In his article titled A Fundamental Puzzle of School Reform, Larry Cuban poses the question “Why do schools and classrooms resist repeated and sizeable efforts to change them?” That article was published in 1988, but I’m certain is just as important to ponder today as it was back then.
1988 was just a year before the Tomorrow’s Schools reforms were implemented in New Zealand. These reforms dramatically changed the governance, management and administration of our schools, establishing each school as an independent, self-governing entity within the system as a whole. I was a primary school principal at the time this was happening, and can well remember the consternation this caused among my colleagues as they were required to adjust to an overnight change in the way they had been used to operating for decades prior.
A review of Tomorrow’s schools has recently been undertaken, with several recommended changes now being worked on. This includes a re-designed Ministry of Education with the establishment of regional educational service agencies to be known as Te Mahau, and a refresh of the NZ Curriculum determining where the focus of teaching and learning should be in our schools and kura.
Already the ripples of concern are becoming evident through the education system as educators and communities prepare themselves for this next onslaught of change. Various forms of ‘positioning’ are becoming apparent as individuals and groups seek to ensure their particular interests or perspectives are included. Some see this as an opportunity to address key ‘wrongs’ they perceive in the current system, some are cynical about whether this will actually change anything at all, while others are simply waiting for it all to happen and will ‘go with the flow’.
A key problem, as I see it, is that we have difficulty understanding or are confused about what the roles and responsibilities are of those in our current system, and where the boundaries are between those things.
Government and Ministry of Education
To begin, the Government and Ministries of Education have a responsibility for the guardianship of the system as a whole. They must be responsive to the vagaries of whichever political party is in power at the time, and have the job of ensuring the appropriate legislative conditions, policy frameworks and resourcing are maintained to support the work of educators in the system. However, Ministries of Education have never had a great reputation for leading change in the sector. Too often driven by political idealism, and pushed to meet politically determined timeframes (usually linked to election cycles), their well intentioned efforts to bring about change in the sector is often plagued by complaints of lack of consultation, poor communication, lack of clarity, over-emphasis on accountability and lack of resourcing to enable the implementation to be fully realised.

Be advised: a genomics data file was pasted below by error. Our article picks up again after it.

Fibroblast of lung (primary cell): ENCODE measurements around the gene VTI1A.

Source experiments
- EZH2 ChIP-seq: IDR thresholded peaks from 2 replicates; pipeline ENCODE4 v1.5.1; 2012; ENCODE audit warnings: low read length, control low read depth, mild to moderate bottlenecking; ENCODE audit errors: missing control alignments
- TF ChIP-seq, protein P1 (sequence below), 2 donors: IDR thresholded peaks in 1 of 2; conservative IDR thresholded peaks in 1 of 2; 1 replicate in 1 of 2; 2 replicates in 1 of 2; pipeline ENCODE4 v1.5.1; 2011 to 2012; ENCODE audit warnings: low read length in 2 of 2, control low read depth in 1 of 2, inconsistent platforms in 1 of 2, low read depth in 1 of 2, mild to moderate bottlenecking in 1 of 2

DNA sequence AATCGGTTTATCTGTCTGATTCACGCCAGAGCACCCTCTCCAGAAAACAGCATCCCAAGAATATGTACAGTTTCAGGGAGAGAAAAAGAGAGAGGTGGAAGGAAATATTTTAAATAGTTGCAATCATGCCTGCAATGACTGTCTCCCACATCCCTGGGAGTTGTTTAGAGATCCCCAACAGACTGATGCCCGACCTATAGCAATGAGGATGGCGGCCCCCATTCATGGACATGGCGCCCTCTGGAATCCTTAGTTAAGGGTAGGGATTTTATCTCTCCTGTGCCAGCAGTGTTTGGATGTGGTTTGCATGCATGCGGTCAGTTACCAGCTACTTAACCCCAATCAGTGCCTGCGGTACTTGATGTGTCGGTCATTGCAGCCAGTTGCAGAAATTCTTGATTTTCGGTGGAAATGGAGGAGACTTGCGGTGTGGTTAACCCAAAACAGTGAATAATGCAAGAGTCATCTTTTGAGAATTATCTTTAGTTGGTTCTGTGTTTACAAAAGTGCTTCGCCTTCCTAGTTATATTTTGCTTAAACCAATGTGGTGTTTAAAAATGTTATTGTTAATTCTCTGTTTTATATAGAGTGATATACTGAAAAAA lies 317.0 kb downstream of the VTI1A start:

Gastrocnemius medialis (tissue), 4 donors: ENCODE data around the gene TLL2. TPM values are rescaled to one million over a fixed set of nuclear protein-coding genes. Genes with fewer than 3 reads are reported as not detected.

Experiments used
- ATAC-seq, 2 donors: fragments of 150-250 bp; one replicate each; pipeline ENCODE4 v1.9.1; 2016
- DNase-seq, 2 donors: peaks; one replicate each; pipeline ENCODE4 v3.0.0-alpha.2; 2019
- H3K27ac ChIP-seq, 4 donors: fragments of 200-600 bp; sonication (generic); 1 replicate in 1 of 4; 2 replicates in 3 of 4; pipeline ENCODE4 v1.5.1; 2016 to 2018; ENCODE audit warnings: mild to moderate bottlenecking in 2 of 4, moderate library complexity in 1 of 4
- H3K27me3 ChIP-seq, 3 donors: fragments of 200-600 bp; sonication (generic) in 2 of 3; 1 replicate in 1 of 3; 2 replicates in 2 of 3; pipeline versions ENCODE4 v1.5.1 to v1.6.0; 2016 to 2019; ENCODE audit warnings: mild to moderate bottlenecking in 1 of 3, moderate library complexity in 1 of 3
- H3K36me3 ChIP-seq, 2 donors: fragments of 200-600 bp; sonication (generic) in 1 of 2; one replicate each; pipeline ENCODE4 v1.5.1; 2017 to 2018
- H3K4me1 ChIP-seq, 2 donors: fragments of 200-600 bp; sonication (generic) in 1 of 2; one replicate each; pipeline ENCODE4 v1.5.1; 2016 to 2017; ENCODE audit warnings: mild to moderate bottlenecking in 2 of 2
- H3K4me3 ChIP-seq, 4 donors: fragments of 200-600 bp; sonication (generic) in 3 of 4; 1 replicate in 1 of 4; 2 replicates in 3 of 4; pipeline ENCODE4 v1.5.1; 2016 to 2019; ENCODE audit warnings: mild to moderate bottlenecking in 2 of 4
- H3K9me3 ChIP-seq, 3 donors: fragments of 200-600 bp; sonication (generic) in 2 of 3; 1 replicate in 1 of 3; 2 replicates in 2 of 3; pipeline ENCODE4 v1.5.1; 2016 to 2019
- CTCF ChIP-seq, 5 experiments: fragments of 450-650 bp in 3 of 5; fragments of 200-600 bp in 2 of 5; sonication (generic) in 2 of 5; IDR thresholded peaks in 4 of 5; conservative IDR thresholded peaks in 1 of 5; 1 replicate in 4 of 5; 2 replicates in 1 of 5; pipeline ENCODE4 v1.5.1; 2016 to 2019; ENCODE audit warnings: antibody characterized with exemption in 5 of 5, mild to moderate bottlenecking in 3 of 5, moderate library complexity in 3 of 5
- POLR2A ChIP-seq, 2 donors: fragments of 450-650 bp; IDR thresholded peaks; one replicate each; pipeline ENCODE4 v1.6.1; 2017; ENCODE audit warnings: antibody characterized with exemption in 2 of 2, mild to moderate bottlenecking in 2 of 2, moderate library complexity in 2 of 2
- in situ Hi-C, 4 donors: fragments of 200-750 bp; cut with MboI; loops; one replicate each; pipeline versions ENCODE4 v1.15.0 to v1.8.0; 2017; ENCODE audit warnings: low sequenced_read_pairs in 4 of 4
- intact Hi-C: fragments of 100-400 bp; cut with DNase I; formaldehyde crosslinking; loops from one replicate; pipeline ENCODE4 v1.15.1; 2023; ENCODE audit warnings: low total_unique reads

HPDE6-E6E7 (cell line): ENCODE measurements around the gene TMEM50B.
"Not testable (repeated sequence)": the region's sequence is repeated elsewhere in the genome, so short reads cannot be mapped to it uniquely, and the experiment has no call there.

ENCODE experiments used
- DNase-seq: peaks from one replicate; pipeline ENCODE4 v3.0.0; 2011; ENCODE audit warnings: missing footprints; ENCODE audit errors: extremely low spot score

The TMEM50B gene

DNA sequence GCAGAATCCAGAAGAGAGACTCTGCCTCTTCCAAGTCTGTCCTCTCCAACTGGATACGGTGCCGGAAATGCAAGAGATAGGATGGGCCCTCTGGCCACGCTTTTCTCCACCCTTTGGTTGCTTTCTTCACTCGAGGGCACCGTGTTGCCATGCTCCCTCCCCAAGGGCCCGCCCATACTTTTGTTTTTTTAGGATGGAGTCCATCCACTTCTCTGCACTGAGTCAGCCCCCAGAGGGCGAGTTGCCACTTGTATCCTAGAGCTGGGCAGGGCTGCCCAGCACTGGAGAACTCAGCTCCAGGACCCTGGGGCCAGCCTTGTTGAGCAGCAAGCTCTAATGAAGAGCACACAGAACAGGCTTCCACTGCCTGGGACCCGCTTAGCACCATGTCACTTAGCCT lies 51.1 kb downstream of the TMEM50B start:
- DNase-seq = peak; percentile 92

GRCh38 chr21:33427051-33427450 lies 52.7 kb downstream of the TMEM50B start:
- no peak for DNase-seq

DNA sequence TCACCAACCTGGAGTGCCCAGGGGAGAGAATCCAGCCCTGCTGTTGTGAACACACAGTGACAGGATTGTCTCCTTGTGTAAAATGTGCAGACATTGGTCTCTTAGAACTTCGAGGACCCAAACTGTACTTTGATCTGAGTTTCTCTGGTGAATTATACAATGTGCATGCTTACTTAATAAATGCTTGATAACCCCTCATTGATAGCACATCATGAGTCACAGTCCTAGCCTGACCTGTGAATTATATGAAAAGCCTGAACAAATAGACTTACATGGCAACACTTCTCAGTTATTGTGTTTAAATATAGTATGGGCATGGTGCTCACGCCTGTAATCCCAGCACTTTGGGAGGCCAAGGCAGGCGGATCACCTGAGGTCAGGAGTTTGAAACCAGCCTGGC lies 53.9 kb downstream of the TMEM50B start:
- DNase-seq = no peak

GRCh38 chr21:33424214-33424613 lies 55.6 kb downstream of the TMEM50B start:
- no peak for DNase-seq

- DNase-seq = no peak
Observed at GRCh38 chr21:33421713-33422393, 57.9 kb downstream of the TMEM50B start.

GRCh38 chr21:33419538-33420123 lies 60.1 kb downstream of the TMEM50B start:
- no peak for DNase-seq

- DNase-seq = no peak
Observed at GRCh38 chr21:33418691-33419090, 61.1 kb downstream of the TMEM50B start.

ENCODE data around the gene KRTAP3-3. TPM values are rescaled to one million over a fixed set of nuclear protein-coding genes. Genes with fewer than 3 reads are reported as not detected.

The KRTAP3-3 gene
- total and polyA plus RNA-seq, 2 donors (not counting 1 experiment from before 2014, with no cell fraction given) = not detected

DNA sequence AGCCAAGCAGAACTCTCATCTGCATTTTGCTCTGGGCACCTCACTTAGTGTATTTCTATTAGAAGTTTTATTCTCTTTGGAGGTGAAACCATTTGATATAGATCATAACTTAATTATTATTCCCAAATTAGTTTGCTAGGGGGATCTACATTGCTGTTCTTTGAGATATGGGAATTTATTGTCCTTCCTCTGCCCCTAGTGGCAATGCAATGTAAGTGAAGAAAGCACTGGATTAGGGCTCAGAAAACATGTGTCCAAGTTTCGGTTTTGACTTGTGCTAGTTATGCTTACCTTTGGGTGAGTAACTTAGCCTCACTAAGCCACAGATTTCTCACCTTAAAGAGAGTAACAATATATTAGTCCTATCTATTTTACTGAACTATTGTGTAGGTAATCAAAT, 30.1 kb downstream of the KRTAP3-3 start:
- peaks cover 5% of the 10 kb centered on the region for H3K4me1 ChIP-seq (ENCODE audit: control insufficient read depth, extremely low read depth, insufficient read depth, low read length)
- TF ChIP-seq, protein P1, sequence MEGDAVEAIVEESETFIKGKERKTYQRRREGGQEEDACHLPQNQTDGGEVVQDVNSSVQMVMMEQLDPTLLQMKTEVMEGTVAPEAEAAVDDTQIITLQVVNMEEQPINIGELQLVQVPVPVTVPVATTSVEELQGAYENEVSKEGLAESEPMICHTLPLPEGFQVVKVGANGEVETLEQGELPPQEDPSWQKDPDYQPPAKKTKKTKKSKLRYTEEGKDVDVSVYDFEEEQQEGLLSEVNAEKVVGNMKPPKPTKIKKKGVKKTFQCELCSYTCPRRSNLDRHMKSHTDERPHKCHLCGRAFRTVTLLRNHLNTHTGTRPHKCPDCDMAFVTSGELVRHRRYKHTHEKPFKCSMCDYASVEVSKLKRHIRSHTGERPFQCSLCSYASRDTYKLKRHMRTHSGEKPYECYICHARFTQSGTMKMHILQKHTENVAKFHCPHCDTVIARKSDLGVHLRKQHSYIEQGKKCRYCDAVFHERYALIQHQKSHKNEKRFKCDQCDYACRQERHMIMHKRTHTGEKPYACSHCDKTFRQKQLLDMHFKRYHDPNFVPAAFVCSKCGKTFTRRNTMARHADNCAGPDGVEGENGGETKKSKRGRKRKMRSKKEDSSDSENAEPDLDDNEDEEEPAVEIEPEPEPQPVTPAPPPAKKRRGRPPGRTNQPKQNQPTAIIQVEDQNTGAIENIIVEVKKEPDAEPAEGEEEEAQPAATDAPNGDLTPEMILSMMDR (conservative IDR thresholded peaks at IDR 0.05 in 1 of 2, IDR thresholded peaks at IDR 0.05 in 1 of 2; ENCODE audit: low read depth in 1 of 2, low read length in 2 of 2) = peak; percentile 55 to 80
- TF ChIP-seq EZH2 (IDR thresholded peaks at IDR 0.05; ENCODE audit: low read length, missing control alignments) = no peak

Local school and community
Then we have the educators, the school leaders, Boards of Trustees members and local communities who are responsible for what is happening, day by day, in classrooms, schools and kura around the country. Noone is more knowledgeable about the needs of the learners who are in their care. Educators have the pedagogical knowledge and skill to design a localised curriculum that will work best for their learners, equipping them with the knowledge, skills and dispositions that will enable them to thrive into the future. With the support of their local communities, they are in a position to provide the very best for their learners. However, the current climate has encouraged that focus to be primarily at the local school level, resulting in competitive interests dominating over collaboration between and among schools. Local leaders often lack an in depth understanding of how the system as a whole operates, or when they are active at this level, their focus tends to be more as an advocate for, or defender of, particular interest groups within the profession.
Finally we have the range of other organisations, individuals, community groups and companies that provide support for schools and educators. Among these are those that provide many of the teaching resources and equipment used by schools (furniture, technology, stationery, playground equipment etc.) Many of these companies have taken on a de facto professional learning role as a part of their sales approach. Then there are the specialist professional learning and development organisations (universities, for-profit and not-for-profit organisations and individuals). These groups provide specialist support that is aligned with current research-informed practice. Finally there are the groups and organisations that uphold the interests of the professionals working in the system, including the teaching council, teacher unions etc. Together, these groups and individuals often provide a ‘bridge’ between government expectations and the overwhelmingly busy context of the local school/kura. They are specialists in communication and growing the talent of leaders within the local contexts. However, in the neo-liberal context of our current system, the costs associated with accessing these services can mean that they are more likely to be available to those who can afford it, and not to those who might most benefit. Unfortunately also, there are some examples of such services pushing a particular methodology or philosophical perspective or ‘capturing’ schools with propriety products that lock them into particular ways of working.
Why the reluctance to change?
- Seems we’re wired that way